How Kiraitu ended Raila’s hunger strike in detention
When they first met at Shimo la Tewa prison at the Coast, they consulted deeply and even quarrelled over food. Kiraitu Murungi, then a youthful lawyer, had paid a visit to his new client, Raila Odinga, who had gone on a hunger strike.
Raila, who was being held by President Daniel arap Moi’s government over his alleged role in the 1982 attempted coup, had refused to eat for seven days in protest of the mistreatment he and other inmates were being subjected to and for fear of being poisoned by State officials.
Raila had become sick and appeared weak, according to Kiraitu, yet he remained adamant against breaking his hunger strike. Much as Raila had strong reasons for his case, Kiraitu told his client that he may have been playing into Moi’s hands.
“If you continue doing this (hunger strike), you are soon going to die my friend,” Kiraitu told him.
“Don’t you think Nyayo (Moi’s nickname) will be very happy to see you dead?” the lawyer posed. That single threat did the magic. The thought of granting Moi his wish was unthinkable and that day Raila enjoyed a sumptuous meal of rice and fried eggs.
That was nearly 35 years ago, and as Kiraitu, the current Meru Governor, narrated his encounters with the former Prime Minister on Tuesday night, at a function at the University of Nairobi, memories of yesteryears came flooding back in the minds of many in the audience.
The governor was speaking during the launch of his Kisumu county counterpart Prof Anyang’ Nyong’o’s anthology of short stories titled, Presidential or Parliamentary Democracy in Kenya? Choices to Be Made.
“The former prime minister and I are no longer the boisterous young men of the 1990s who arrogantly and forcefully pushed for democratic change.
Nonetheless, we and the rest of the Young Turks are available and remain the best bet for this country having seen it all and experienced the regimes of Jomo Kenyatta, Daniel arap Moi, Mwai Kibaki and now Uhuru Kenyatta,” said Kiraitu, whose speech was punctuated by chants of “former PM” in reference to Raila.
“I see my friend Kiraitu struggling to refer to me as former Prime Minister. How do you refer to me as ‘former’ yet to date I have not been replaced as PM?
This is precisely what the nature of our Kenyan politics has done to ideological friends – Kiraitu and I,” said Raila, to the amusement of his audience.
The Meru governor regretted Kenya’s largely tribal-based politics had ruined many friendships, including his with Raila, saying: “You may call it primitive but ethnic politics is real and this is exactly how we were divided as the Young Turks.”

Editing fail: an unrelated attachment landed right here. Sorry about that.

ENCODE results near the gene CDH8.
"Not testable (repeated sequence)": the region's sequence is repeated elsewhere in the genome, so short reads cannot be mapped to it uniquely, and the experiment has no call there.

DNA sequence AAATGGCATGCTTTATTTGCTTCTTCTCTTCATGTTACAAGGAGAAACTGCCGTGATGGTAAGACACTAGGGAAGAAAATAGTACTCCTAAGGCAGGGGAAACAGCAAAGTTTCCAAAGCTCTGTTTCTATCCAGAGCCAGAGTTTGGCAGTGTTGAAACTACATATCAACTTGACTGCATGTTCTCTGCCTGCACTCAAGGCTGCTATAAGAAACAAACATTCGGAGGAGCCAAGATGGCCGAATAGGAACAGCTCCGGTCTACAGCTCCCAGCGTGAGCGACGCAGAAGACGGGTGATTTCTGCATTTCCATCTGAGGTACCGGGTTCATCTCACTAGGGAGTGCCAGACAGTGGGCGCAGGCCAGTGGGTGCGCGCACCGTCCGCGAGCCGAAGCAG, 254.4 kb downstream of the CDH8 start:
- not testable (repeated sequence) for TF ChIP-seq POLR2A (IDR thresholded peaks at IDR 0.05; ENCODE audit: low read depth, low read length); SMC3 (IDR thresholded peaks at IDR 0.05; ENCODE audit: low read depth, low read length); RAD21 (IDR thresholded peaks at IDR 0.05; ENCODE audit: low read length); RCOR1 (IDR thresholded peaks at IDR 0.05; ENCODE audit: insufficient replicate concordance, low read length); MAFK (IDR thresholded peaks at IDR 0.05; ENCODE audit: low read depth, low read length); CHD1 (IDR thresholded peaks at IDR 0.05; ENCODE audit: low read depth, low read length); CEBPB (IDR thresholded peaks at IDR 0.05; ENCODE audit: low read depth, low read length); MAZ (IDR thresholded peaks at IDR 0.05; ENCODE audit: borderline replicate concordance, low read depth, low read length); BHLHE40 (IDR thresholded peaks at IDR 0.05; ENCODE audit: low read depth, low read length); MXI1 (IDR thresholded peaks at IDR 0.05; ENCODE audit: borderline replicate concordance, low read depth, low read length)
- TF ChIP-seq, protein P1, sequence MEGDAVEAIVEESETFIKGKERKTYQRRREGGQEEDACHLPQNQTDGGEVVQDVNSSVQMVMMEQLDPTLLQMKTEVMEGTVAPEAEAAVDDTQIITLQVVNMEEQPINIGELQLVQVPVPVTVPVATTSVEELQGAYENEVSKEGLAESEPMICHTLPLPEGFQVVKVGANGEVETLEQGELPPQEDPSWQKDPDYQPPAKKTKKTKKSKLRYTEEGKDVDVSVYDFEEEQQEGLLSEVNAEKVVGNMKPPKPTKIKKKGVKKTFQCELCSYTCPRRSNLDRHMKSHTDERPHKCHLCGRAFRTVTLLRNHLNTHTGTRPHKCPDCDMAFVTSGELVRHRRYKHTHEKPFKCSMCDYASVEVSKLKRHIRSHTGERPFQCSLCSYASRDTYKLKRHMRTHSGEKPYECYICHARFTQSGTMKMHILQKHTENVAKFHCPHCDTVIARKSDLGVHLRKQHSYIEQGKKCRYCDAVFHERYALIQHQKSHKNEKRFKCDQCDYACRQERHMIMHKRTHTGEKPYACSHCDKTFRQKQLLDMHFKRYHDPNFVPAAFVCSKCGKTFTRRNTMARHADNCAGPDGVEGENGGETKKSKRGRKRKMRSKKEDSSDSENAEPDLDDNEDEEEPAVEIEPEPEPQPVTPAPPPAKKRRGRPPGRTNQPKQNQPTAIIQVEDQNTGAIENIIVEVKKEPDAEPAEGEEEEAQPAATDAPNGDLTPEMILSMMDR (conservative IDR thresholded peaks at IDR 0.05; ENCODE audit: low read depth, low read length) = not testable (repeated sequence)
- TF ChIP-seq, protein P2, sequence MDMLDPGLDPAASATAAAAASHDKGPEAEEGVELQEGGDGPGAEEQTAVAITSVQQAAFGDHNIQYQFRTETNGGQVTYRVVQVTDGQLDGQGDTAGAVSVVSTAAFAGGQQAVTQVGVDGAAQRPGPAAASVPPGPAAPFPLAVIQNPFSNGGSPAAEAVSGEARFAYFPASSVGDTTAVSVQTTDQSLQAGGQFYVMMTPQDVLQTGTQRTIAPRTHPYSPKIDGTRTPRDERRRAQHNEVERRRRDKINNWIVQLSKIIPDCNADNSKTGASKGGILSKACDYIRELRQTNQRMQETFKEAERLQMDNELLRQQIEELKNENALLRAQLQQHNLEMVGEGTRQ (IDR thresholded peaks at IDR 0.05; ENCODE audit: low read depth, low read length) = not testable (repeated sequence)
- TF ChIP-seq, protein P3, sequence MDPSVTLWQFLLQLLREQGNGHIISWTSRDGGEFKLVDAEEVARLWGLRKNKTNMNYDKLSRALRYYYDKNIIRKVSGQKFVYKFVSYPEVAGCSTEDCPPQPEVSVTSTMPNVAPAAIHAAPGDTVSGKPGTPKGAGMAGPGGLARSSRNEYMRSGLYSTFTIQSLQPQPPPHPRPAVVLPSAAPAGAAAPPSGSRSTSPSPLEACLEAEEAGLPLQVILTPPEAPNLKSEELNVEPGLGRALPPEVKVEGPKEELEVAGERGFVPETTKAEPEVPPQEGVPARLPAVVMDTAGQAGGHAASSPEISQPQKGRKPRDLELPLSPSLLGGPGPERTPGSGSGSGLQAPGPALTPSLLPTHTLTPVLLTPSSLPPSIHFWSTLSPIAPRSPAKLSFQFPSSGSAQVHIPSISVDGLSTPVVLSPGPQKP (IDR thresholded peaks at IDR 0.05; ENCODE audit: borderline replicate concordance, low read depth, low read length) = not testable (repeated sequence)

Young Turks refers to a team of young professionals, mostly lawyers, political scientists, and university lecturers, who in the late 1980s and early 1990s teamed up to push for the so-called Second Liberation during the Moi regime.
Key members of the group included Raila, Kiraitu, Nyong’o, the Secretary General of the United Nations Conference on Trade and Development, Mukhisa Kituyi, Senate Leader of Minority James Orengo, lawyer Paul Muite, former Imenti Central MP Gitobu Imanyara and the late Michael Kijana Wamalwa.
Imanyara said: “We are just the face of the so-called Young Turks, otherwise the title represents all those who were involved in the push for democratic space in the 1990s,” Imanyara lists Narc Kenya leader Martha Karua, Justice Martha Koome, Raila’s spouse Ida Odinga, clergyman Timothy Njoya, the late Kenya National Congress leader George Anyona, among the heroes and heroines of the time.
There was excitement on Tuesday night as the Young Turks reunited at the university’s Chandaria Centre for Performing Arts for the launch of a book by one of their own.
Although they have since walked different political paths, the men and women whose public careers were nurtured in the trenches, hugged passionately and recalled their political past with nostalgia.
Raila recalled how he and Kitui Governor Charity Ngilu, were tricked by former Kenya Wildlife Service (KWS) director Richard Leakey, into having a cup of tea in Nairobi’s Hurligham area, only for them to be locked in one room by the conservationist .
After giving the two a tough lecture on the need to team up “to defeat Nyayo”, Leakey locked them in his office and left, with instructions that they must agree between themselves who should step down for the other.
Ngilu was running on a Social Democratic Party (SDP) ticket and Raila on the National Development Party.
“We failed to agree, or rather we agreed to be hanged separately by Nyayo in the 1997 contest,” says the former premier.
Kiraitu said the journey of reforms is a continuous one and must be pursued relentlessly. “But elections are not the answer.
In fact, elections do not always bring positive change, sometimes they bring pain and nobody knows that better than Raila,” said Kiraitu of the PM, who believes he was robbed victories past presidential elections.